History, politics, people of Oly WA

Month: January 2007 (Page 2 of 3)

Membership debate to go on one more month

The vote on whether to allow earned voting membership in the Thurston County Democrats won’t happen next Monday, but rather at February’s central committee meeting. We’ll certainly discuss the idea, but not vote on it. There is a requirement for ten day notice for any bylaw change, which wasn’t met this month. Anyway, gives us more time to sharpen the idea.

Currently only Precinct Committee Officers can vote for anything in the central committee, the governing body. State law only requires them to vote for a limited amount of positions on the executive committee, making all other decisions by the central committee (like how to spend money and what positions to take on policy issues) open to a vote by a membership, if there is a membership. My idea was to give a vote on the central committee to folks who have “earned” it.
The debate on our PCO email list is continuing, with a handful of folks criticizing the idea by explaining how the PCO system is supposed to work. Neighborhood based organizations, with PCOs door belling and organizing their neighbors. Though, people hate answering the doors to strangers and neighborhoods ain’t what they used to be.

That’s not to say that people aren’t organized socially, in the way that neighborhoods were once the strongest of peoples’ social ties. We just have to recognize the more organic way people are organizing themselves nowadays, and it isn’t by neighborhood. It is through interests, social circles or any number of social ties.

No more plans for “West Field” mine in Centralia

The silver lining of the closure of Transalta’s Centralia mine had been that they’d expected in about five years to have another mine open:

TransAlta is one of Canada’s biggest private power producers with coal, natural gas and hydroelectric plants in Canada, the United States, Mexico and Australia. The company said the Centralia mine was too expensive to maintain.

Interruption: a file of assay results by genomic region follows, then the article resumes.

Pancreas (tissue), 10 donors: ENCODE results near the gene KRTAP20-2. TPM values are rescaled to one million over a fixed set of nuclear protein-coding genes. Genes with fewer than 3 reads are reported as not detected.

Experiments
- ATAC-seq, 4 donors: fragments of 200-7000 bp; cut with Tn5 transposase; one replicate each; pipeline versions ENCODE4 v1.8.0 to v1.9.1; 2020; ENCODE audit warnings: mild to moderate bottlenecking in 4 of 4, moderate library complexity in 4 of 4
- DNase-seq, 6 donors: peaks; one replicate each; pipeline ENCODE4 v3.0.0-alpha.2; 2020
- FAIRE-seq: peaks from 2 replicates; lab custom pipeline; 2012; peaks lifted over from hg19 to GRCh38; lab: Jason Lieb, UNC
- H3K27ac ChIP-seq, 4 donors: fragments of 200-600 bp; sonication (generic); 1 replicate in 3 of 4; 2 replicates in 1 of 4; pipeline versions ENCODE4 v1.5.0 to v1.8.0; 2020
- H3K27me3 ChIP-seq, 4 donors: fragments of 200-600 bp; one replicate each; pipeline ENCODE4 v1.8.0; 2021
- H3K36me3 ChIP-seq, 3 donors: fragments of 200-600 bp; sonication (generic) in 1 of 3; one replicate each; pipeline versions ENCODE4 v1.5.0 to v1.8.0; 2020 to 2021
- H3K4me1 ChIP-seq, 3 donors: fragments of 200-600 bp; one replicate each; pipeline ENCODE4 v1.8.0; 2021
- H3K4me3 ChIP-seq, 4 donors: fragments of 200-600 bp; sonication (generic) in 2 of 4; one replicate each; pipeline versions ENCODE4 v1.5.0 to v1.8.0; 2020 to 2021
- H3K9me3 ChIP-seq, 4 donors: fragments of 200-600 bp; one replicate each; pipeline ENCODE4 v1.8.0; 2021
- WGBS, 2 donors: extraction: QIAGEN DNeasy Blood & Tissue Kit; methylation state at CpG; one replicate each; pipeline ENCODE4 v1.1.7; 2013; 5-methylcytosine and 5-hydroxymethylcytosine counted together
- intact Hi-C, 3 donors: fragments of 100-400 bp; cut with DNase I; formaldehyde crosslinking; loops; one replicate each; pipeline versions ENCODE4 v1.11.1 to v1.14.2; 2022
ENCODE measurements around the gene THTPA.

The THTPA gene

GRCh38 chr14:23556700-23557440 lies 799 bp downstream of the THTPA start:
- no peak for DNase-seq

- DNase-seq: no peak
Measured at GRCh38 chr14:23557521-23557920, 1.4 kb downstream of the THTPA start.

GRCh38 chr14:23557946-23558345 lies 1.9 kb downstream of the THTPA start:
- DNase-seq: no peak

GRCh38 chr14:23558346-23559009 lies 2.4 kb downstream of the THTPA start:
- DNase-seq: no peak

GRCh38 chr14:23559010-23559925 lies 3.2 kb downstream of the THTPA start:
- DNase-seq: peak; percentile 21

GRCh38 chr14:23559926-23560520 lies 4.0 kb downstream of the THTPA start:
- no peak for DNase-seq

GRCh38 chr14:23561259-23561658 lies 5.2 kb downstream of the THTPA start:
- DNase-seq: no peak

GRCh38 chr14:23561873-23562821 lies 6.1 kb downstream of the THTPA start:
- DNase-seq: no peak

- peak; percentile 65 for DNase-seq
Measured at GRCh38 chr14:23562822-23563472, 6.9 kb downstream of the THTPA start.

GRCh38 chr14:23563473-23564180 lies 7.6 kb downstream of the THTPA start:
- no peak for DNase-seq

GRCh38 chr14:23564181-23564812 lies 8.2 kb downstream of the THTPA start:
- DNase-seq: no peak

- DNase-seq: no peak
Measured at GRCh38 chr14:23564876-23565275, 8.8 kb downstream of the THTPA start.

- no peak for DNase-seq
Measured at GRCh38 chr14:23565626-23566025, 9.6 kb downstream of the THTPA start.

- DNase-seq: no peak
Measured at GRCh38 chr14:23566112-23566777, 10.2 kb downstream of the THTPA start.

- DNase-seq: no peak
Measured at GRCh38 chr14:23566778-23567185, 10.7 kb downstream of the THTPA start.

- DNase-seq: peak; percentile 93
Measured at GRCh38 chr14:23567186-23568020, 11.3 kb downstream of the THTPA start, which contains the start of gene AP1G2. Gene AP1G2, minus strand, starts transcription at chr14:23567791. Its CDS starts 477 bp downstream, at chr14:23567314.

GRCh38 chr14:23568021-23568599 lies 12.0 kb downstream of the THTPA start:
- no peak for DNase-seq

TransAlta officials have said they will seek approval for coal mining nearby at a site known as West Field, but that process could take up to five years.

According to Paul Hirsch at Environmental Law in Washington State blog, that isn’t going to happen either. As of yesterday, when the Corps of Engineers filed a notice in the federal register, Transalta is no longer working to open another mind down there.

Right wing netroots=impotent

This graph displays the impotence of the right wing netroots.

They don’t really exist. They talk a big game, but when it comes down to it, they don’t matter.

After the President crowned Sen. Mel Martinez as RNC “general chairman” in November, the right wing netroots exploded. Most of all, they were mad that Martinez was a pro-amnesty guy, but it also seemed like there was an impression that we’d entered an era where publically voted positions would no longer be anointed from above.

The race for chair of the Democratic National Committee is a perfect example of how the netroots can influence an election like this. This post from two years ago on MyDD is a perfect example of what was going on at the time. There is no parallel on the right wing netroots today.

By the beginning of December of 2006, though, all wind was out of their sails of the right wing bloggers who didn’t like Martinez. No umbrella organization was created, no altnerative candidate floated.

The rebellion against Martinez isn’t coming from your wired everyman (like the support for Dean in 2005), its coming from inside the RNC. An insider rebellion, even if it is succesful, will be much different than the organized opposition that came from online Democrats in 2005.

Martinez will have a fight, it will most likely be too little, too late, and it didn’t come from the netroots.

Membership compromise discussion

When I first starting talking about some sort of compromise in terms of a rank and file membership in Thurston County, I was hoping there would be a healthy discussion on this blog, our county Democratic blog, or somewhere else. That didn’t happen, but after we discussed the idea last week at the county executive committee, I emailed the idea out again.

Since then, there has been a more than healthy email conversation. Not as public as I would have liked, but there have been some changes in how I’d propose the compromise now. Those changes are reflected here.